As I said in my TBR, werewolf literature was bound to spring up. In fact, I thought Shiver had many of the same themes as Twilight – struggling to retain humanity against biological mandate and love blossoming against all odds, etc.  Positive: This story is a different twist on werewolves in that the men become wolves due to the season and the temperature, with no ability to choose this fate or form. That’s interesting. Negative: The plot progression and characters just weren’t believable. If I were dragged off by wolves as an 11-year-old child, I think I would be traumatized and never, ever wanted to see another wolf again… I would not have spent SIX YEARS fantasizing about a wolf’s great eyes. That makes the beginning is weak to me and so I started the book reacting negatively to a main character – never a good sign.  Once Sam is human, I liked the story more, but I still didn’t find it compelling. Perhaps the characters didn’t have enough depth for me to really empathize with them and get into the story.  (And Sam just isn’t the same quality of stud that Twilight’s Jacob is…) Not a bad read, but not my favorite.

And the mini reviews continue to roll:

Rating: 4.5/5

Reaction: In this world, there are two types of people – those who are graced and those who are not. Those who are graced are marked by eyes of different colors, and have the ability to do one thing very, very well. For Lady Katsa, her gift is killing.  She killed her first man – a cousin who was threatening her – at the age of 8, and since that point has been used by her uncle to keep his enemies in check through fear. She hates her role, and hates her gift that almost completely isolates her, despite her near invincibility.  No one can best her (or even challenge her) in a fight, until she meets Prince Po. Po is a *cough – hot – cough* man from a different kingdom who also has a grace for fighting. Through their friendship, Katsa learns more about herself, her power and her ability to choose her path.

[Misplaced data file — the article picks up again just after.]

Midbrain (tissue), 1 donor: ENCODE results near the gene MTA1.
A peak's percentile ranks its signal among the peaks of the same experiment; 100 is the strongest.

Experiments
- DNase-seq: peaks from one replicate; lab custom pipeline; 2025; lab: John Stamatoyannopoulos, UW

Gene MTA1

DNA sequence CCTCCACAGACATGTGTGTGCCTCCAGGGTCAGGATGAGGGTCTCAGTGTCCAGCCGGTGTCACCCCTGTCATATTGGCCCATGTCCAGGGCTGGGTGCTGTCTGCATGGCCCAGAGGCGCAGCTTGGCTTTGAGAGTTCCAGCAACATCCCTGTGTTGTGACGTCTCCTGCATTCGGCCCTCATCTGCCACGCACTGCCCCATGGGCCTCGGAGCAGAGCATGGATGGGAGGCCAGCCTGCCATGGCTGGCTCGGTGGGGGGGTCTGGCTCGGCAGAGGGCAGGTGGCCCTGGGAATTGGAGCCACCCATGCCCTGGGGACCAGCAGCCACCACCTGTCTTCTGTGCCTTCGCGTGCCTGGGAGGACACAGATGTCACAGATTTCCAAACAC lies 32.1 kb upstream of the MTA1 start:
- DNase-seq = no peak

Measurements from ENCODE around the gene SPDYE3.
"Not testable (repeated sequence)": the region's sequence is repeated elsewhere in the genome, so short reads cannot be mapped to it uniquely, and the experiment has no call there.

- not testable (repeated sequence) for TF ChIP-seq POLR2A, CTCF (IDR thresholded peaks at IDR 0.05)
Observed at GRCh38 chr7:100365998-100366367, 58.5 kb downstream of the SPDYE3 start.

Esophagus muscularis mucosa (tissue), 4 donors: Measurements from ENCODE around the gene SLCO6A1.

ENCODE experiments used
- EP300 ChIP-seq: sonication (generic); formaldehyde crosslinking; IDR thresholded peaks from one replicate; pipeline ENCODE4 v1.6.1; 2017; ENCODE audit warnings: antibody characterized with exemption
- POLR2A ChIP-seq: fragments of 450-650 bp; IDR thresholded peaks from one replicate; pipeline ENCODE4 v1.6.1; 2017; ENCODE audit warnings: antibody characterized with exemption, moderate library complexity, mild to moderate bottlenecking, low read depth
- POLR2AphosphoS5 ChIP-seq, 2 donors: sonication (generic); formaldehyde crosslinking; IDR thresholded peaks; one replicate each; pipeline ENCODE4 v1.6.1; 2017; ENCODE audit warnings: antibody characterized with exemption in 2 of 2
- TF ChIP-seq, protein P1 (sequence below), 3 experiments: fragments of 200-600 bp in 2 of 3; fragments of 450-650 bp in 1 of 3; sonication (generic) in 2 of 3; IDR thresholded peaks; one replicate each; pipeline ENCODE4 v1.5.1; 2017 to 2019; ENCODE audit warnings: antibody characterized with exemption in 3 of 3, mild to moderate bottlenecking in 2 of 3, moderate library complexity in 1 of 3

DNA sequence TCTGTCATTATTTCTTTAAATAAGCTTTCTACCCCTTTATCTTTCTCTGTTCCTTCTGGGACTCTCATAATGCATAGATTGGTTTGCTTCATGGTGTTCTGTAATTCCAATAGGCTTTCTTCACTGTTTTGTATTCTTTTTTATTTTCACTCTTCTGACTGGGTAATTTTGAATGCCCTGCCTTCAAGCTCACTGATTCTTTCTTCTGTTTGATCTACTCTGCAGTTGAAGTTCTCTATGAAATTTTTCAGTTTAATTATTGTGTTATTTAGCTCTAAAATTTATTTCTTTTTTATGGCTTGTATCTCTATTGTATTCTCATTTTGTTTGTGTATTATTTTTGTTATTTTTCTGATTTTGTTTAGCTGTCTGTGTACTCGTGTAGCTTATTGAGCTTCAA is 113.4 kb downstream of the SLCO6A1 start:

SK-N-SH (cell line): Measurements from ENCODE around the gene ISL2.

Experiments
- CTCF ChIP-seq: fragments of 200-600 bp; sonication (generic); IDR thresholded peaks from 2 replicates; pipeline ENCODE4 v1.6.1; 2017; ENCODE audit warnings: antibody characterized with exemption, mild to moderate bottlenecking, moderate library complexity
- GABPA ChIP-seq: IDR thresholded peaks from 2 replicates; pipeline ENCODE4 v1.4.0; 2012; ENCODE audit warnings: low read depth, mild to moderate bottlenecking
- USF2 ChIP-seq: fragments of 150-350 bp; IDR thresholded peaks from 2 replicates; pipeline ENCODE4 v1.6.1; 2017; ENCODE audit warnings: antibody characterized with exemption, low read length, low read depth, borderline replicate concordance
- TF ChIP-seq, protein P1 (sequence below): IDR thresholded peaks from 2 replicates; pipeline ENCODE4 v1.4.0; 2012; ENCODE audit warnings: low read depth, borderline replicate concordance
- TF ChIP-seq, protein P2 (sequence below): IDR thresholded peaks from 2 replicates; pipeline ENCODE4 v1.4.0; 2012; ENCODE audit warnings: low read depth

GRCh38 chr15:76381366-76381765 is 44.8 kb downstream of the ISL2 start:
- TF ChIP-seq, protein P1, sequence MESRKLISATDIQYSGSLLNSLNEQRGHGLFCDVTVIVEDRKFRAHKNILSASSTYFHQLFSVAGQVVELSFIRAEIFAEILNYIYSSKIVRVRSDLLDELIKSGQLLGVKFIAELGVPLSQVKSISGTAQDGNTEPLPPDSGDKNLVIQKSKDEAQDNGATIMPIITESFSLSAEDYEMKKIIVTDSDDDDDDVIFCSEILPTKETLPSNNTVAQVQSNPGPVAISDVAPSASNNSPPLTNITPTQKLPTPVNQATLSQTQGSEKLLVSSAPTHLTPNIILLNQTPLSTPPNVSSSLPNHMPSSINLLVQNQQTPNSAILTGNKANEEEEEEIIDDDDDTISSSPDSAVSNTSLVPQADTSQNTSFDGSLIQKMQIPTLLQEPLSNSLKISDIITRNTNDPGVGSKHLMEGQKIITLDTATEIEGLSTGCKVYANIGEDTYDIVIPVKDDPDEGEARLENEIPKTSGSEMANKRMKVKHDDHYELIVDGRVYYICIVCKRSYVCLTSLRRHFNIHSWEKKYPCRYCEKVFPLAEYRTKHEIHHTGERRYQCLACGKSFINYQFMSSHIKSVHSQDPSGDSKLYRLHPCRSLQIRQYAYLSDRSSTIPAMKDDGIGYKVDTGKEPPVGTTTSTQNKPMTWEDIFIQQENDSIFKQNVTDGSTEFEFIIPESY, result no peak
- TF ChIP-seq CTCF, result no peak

I loved it. The characters are likeable, and I love strong female characters. There’s an interesting mix of eras in this book, because Katsa has a very modern feel despite the fact she’s set in a fantasy (old) setting.  I can’t say I was surprised at the ending – the plot progresses in a predictable manner, but it’s a fun, pretty clean read. I also enjoyed Cashore’s idea of a “grace.” While many fantasy novels gift heros with special talents, I like that these folks have a visible sign of their blessing/curse.

It’s well done, and made me want to take up archery or fencing.  I will certainly read the next book!

Rating: 4.5                                                     

Discussion: Percy Jackson, meanders through life as a budding juvenile delinquent to whom very odd things happen. He continually gets kicked out of schools for unbelievable occurences that may or may not be his fault.  Percy explains all this oddness away until his life is in such danger that his mother sends him to Half-blood Camp.  There, he realizes that he’s special – half mortal, half god.  In the company of a daughter of Athena and a satyr, Percy sets out on a quest (I do love quests) to save the Olympians from war by finding Zeus’ stolen master bolt – which many others think he himself stole!

Very enjoyable, light and kid-friendly read. I loved how Riordan refreshed my mythology while entertaining me with the tale of a 12-year-old son of a Greek god realizing that he is both cursed and blessed beyond mortals. I can see the St. Louis Arch out of my office window, so I also particularly enjoyed the part where Percy visited the Arch and got into a fight while at the claustrophobic top. I’ll have to read the rest of the series – it’s definitely worthy of inclusion in my top YA books!

Who’s seen the movie? Good?